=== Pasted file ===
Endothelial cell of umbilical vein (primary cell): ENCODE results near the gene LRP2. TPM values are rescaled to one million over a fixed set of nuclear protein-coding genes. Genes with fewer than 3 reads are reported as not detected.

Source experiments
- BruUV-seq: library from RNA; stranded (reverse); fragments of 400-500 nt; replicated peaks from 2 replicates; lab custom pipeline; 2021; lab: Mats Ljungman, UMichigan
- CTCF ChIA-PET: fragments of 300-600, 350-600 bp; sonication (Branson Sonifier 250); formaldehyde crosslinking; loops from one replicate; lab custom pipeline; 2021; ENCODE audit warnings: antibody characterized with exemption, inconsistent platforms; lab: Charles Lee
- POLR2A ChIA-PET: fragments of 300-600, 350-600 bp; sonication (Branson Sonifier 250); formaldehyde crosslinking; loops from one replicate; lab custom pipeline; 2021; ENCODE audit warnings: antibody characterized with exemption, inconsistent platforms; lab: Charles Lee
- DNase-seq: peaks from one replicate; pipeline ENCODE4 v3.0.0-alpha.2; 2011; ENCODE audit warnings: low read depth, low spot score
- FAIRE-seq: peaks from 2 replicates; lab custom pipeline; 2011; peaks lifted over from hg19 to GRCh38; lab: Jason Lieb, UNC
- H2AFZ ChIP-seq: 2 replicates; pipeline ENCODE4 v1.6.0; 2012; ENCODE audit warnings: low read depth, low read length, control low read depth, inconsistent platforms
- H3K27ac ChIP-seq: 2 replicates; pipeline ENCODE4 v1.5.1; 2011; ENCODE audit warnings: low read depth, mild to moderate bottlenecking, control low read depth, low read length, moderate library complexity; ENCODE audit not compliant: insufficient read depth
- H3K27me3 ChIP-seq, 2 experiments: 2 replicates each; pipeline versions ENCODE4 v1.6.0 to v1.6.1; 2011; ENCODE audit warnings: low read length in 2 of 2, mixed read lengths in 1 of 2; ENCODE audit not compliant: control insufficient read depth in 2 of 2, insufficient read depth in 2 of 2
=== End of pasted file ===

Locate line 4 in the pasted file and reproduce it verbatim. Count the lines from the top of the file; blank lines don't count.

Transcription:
- CTCF ChIA-PET: fragments of 300-600, 350-600 bp; sonication (Branson Sonifier 250); formaldehyde crosslinking; loops from one replicate; lab custom pipeline; 2021; ENCODE audit warnings: antibody characterized with exemption, inconsistent platforms; lab: Charles Lee